At the end, the person planning can be asked whether they have a metaphor or an image for their current state and whether they feel the tension between the present and the desired future.

4 »Finding supporters

There can be no movement towards a positive future without the commitment of people. After the support group has seen the north star of the person, experienced the vision of a positive future for the person and felt the tension in the current situation, the personal question now arises as to who is actively involved in achieving the positive future for the planning person with his or her possibilities wants to participate.
The moderator invites the person planning to take a step back and look at the whole poster. She points to the empty space between the present and vision and says:

"Going from the present situation to your positive future vision will take some hard work and effort.
There will be good things and problematic things along the way.
You will have to convince other people to support you, but it is your future vision that you want to achieve. Are you ready for this journey? "

O’BRIEN, PEARPOINT, KAHN 2010

If the person planning says "Yes", they can choose a pen in the color of their choice and enter their name in the second column of the poster under "Supporters".
The moderator asks the planning person who from the support group they would like to have on this path to their positive future. She asks them to invite them one by one. Those who say "yes" take a colored pen and write it down. Any honest answer "yes", "no" or "I am not ready to make up my mind" is helpful for the process, as it is now a question of gaining clarity about the supporters for the process.
After the members of the support group have been invited to participate in the implementation of the plan, the moderator asks whether any people who are not present should still be invited to participate in this process. Your participation should be positive and appear possible. The draftsman notes their names and circles them.

5 »Develop strength

The way to realize the positive vision of the future will require strength. The planning person and the support group therefore consider in this step how they can strengthen themselves: What skills, resources and connections do they already have, which ones do they still need to develop?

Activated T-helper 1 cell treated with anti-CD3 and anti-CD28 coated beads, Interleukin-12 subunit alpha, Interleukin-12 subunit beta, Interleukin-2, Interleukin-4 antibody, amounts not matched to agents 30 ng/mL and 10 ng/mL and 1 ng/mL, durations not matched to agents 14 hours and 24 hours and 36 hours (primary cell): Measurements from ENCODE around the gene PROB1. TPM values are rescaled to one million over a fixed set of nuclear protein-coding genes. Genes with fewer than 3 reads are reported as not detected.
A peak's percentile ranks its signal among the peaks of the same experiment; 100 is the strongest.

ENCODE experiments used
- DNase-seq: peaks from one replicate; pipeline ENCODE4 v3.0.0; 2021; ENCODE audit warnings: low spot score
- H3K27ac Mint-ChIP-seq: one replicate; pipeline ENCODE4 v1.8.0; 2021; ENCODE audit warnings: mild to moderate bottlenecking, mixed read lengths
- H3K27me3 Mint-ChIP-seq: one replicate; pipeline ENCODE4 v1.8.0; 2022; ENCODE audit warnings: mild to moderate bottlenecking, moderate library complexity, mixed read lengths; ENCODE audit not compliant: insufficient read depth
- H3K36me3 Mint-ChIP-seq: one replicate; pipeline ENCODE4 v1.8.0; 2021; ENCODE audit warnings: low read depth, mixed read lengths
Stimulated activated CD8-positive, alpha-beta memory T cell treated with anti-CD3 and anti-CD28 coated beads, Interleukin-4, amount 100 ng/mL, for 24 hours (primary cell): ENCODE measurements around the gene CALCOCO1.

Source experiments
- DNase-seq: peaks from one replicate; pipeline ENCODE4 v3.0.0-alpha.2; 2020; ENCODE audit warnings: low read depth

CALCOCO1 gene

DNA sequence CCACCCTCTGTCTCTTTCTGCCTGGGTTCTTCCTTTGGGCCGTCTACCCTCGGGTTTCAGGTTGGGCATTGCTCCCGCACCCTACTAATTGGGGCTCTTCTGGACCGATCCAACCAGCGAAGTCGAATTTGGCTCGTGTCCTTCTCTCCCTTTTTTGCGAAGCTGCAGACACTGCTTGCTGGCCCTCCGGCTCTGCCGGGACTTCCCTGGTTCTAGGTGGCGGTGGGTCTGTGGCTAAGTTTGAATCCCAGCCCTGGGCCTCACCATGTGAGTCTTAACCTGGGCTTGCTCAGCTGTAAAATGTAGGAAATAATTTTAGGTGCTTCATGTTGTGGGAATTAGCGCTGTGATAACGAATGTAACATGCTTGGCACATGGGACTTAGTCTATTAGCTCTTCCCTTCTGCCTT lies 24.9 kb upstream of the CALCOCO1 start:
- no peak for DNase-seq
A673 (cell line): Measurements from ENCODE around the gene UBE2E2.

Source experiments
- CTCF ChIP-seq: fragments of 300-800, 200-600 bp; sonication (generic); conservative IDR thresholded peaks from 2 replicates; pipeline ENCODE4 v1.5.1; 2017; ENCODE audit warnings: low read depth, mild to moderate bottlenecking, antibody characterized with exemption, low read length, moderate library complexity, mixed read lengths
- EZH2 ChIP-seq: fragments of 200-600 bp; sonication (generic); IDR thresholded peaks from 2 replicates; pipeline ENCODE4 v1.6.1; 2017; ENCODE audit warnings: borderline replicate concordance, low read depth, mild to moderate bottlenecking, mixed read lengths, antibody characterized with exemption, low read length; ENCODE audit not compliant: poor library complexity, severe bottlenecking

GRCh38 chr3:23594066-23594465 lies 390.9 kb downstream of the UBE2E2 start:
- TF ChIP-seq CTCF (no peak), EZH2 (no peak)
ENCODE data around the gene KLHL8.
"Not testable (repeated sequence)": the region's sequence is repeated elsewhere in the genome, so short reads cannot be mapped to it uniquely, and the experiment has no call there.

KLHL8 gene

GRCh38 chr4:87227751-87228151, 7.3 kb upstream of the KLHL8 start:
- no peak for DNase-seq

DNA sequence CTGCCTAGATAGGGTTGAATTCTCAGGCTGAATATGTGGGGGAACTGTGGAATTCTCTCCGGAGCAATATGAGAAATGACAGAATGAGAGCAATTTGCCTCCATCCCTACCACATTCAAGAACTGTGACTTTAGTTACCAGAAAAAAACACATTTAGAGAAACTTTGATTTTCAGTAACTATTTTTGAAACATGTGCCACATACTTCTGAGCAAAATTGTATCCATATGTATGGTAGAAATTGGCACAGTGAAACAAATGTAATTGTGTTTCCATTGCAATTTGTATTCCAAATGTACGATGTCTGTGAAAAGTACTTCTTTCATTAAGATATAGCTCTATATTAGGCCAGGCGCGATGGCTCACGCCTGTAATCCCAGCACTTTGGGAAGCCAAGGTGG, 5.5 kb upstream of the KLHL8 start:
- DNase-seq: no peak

The moderator invites the person planning to take a step back and look at the poster: the vision fed by the North Star, the current situation and the supporters. Now, with the help of the "Get stronger" poster, a short brainstorming session will be carried out with the entire support group to find out what skills and resources are already available in the respective areas and what is still needed. It is about the areas:

  • People and relationships: who do we know?
  • Organizations, clubs and groups: where do we belong? Where are we a member?
  • Know-how: What information, knowledge and skills do we have?
  • Systems: What can the existing systems do for us? What legal rights do we have?
  • Personal Energy and Health: What can we personally do to stay fit and strengthen ourselves?

Key words are briefly written down. After the brainstorming, a few key points are selected and entered on the PATH poster in the "Develop strengths" column.

"If we believe in our strength, we get stronger every day."

Mahatma Gandhi

6 »Find out the most important steps

The aim of this step is to consider what should be achieved in about half of the planned period in order to realize the vision of the future. The aim is to identify the two to three big steps that are crucial for success. They are supplemented with two to three actions each.
The moderator invites the person planning and the support group to go back on a journey through time:

"We are now back in the future time, about halfway to realizing our vision for the future, and things are going well.
There were ups and downs and we struggled with some difficulties, but we had a clear view of the North Star and had the courage to reflect on what really matters in our vision of the future.
We now want to look back with the support group halfway through and tell each other how we got this far. "

O’BRIEN, PEARPOINT, KAHN 2010

The moderator reminds you to rephrase the points in such a way that things have already happened and asks about the most important points that are responsible for good progress on the way to the goal. The person planning starts to talk, the support group adds, the draftsman makes notes on an extra sheet of paper.